by Jo Lauer
“Babe…” Wendy called as she stomped snow from her boots in the foyer before walking ploddingly and stocking-footed down the Italian-tiled hallway toward the kitchen. The strident chirp of a bird was the only response.
She stopped short and grinned at the profusion of red rose petals and brightly colored confetti that littered the entryway to the kitchen. “She remembered,” she said, her eyes moist with emotion. Wendy was a sucker for romance. Visions of chocolate-dipped strawberries, champagne, brie, paté, and her favorite crispy crackers danced in her mind as she stepped lightly over the confetti and into the kitchen.
A chirp and a twitter greeted her from the cage on the countertop. “Can you say, ‘Happy Birthday, my favorite person’?” she addressed Pesto, the green parakeet she’d inherited along with the apartment a little over a month ago.
Wendy cast a glance around the room. Not only was there no Xena, the current love of her life, and no strawberries—dipped or otherwise—the sink was still full of last night’s dishes abandoned in lieu of impulsive, hot sex followed by a shared bubble bath. Wendy grimaced at the marinara sauce tenaciously clinging to the white china plates. It almost canceled out the frisson of excitement at the memory of the preceding evening. Almost. She smiled.
“Xena?” she called into the emptiness of the rooms beyond the kitchen. Perplexed, she returned to the plethora of confetti and petals strewn about the hallway.
“Hunh,” she mumbled as she bent down for a closer look. There were letters on eight of the tiny squares of colored paper which she carefully extracted from the mass. She returned to the kitchen and laid them out on the table like Scrabble tiles. “She knows I love a good game,” she said over her shoulder to Pesto, who squawked his agreement.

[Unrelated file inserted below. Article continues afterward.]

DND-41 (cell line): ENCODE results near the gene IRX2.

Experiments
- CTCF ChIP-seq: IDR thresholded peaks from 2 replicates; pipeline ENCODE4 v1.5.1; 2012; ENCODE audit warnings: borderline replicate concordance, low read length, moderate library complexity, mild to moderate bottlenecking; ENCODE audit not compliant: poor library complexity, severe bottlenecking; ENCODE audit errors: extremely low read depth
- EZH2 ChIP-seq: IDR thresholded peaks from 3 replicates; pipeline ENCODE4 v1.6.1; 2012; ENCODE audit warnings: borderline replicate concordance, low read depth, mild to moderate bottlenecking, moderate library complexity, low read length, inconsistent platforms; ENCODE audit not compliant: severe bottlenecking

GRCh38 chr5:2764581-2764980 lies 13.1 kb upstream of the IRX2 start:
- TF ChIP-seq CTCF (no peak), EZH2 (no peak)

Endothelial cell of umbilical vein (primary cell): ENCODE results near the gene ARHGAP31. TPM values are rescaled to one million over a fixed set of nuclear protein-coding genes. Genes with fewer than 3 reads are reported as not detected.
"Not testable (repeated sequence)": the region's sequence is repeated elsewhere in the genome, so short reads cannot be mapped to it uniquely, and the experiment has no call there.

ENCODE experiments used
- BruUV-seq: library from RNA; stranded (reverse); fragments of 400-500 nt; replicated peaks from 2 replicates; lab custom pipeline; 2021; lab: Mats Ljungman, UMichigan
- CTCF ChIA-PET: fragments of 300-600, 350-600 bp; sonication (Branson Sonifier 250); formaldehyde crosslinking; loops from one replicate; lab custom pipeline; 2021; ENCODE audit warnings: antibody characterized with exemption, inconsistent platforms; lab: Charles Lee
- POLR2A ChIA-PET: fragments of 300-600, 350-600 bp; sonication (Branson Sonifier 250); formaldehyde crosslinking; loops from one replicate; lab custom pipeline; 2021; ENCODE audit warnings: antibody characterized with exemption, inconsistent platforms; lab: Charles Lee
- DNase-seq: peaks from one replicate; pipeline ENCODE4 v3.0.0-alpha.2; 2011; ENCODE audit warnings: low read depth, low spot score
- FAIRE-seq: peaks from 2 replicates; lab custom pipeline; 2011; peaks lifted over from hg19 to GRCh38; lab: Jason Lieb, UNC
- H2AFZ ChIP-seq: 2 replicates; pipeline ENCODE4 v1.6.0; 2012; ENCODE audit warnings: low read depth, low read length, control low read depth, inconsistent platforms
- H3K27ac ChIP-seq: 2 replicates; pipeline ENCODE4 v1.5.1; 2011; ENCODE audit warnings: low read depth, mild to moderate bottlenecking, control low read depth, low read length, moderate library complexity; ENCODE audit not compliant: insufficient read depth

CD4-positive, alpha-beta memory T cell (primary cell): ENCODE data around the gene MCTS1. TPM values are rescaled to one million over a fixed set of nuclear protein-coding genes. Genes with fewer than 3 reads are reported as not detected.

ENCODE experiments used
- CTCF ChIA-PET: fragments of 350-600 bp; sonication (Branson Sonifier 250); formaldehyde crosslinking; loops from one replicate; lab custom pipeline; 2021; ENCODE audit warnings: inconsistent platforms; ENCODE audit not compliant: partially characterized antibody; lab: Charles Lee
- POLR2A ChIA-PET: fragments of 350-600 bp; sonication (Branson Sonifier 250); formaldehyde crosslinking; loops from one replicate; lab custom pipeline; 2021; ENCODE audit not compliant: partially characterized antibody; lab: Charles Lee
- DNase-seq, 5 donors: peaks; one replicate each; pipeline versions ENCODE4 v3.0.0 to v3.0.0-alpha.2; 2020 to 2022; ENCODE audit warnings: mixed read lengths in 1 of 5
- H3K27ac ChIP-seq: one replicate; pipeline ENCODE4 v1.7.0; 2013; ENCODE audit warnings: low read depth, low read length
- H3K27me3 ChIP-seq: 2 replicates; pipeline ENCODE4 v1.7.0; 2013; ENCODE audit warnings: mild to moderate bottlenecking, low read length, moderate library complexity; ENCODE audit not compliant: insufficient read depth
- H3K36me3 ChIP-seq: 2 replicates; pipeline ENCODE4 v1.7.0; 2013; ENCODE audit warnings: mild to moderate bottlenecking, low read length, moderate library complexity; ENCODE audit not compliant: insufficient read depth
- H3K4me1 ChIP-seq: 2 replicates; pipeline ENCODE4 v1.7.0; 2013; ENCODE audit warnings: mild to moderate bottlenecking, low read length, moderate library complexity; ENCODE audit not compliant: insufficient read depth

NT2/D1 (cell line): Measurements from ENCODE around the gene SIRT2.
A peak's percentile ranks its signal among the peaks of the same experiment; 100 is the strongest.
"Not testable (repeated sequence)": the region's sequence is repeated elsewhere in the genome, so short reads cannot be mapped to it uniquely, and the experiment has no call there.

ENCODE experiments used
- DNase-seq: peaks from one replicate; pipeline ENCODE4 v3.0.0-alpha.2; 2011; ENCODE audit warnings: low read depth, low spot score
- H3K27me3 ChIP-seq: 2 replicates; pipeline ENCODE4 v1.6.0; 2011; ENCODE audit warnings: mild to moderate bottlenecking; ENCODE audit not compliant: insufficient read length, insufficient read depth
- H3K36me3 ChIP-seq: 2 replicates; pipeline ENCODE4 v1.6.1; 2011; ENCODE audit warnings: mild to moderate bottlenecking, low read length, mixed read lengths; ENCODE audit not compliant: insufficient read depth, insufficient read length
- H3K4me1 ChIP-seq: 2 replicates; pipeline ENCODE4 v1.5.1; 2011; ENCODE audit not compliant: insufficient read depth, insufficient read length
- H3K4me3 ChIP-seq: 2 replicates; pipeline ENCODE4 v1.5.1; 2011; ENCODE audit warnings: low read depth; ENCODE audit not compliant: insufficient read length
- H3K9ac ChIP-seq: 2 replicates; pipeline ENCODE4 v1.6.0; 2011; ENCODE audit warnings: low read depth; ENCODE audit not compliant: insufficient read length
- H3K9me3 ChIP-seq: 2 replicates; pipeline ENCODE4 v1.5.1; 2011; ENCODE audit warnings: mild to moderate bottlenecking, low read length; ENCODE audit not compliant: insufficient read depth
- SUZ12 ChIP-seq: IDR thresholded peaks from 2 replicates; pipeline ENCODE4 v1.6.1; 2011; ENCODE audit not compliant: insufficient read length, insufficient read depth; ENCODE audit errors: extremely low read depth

Crossword puzzles came easily to her, and her mind, trained to see patterns, quickly picked out the word bitch. “Well,” she huffed, “that’s some birthday greeting.” There were three letters left. Her hand began to shake as she arranged them in front of bitch. Wendy gasped for breath as she read die bitch spelled out in colorful confetti in front of her. She glanced furtively around the kitchen. The shades were drawn, the door to the patio locked. An ominous feeling of dread and danger began to seep its way into her muscles, and she hunched her shoulders self protectively. She’d read in the tabloids about roommates who turn out to be serial killers.
It was true; she didn’t know Xena all that well. They’d only been officially dating for a couple of weeks. Xena had shown up last month to look at the apartment the same day as Wendy had; they quickly acknowledged a mutual spark over dinner at an intimate little Chinese restaurant in the neighborhood. In fact, they’d gotten on so famously that they had decided to share the two-bedroom apartment. In her head, she heard the exasperated responses by her straight friends when she told them she and Xena were moving in together. “You’ve known her how long?” was the now-familiar refrain, followed by snide references to the clichéd lesbian second date involving a U-Haul. Two weeks ago, the attraction between them had grown so intense, they’d waived the white flag and surrendered.
Wendy was deep in thought and didn’t hear the door at the end of the hall click shut, or the quiet footsteps approach.